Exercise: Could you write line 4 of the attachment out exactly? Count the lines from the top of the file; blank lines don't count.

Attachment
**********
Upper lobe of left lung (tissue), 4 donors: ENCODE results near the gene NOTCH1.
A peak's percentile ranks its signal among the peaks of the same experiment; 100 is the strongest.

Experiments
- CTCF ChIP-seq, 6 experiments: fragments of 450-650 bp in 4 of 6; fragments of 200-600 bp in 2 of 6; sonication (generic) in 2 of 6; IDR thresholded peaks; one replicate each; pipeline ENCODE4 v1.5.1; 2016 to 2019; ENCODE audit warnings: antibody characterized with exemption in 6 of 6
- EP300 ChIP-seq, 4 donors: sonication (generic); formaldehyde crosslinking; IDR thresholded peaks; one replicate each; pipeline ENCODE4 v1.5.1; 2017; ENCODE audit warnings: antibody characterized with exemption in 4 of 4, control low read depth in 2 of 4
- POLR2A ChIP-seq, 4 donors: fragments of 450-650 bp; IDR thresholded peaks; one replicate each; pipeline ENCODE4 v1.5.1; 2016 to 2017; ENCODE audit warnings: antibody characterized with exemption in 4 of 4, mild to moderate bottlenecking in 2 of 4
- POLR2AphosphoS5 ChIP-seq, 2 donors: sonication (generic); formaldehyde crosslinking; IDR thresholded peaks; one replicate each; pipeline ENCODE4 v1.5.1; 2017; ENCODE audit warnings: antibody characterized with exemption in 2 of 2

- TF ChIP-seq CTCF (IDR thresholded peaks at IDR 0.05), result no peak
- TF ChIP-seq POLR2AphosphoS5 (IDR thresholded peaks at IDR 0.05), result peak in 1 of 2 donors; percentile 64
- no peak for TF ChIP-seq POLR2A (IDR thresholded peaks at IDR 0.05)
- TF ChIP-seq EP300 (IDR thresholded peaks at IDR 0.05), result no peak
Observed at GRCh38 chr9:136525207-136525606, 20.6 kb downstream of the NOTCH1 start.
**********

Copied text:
- CTCF ChIP-seq, 6 experiments: fragments of 450-650 bp in 4 of 6; fragments of 200-600 bp in 2 of 6; sonication (generic) in 2 of 6; IDR thresholded peaks; one replicate each; pipeline ENCODE4 v1.5.1; 2016 to 2019; ENCODE audit warnings: antibody characterized with exemption in 6 of 6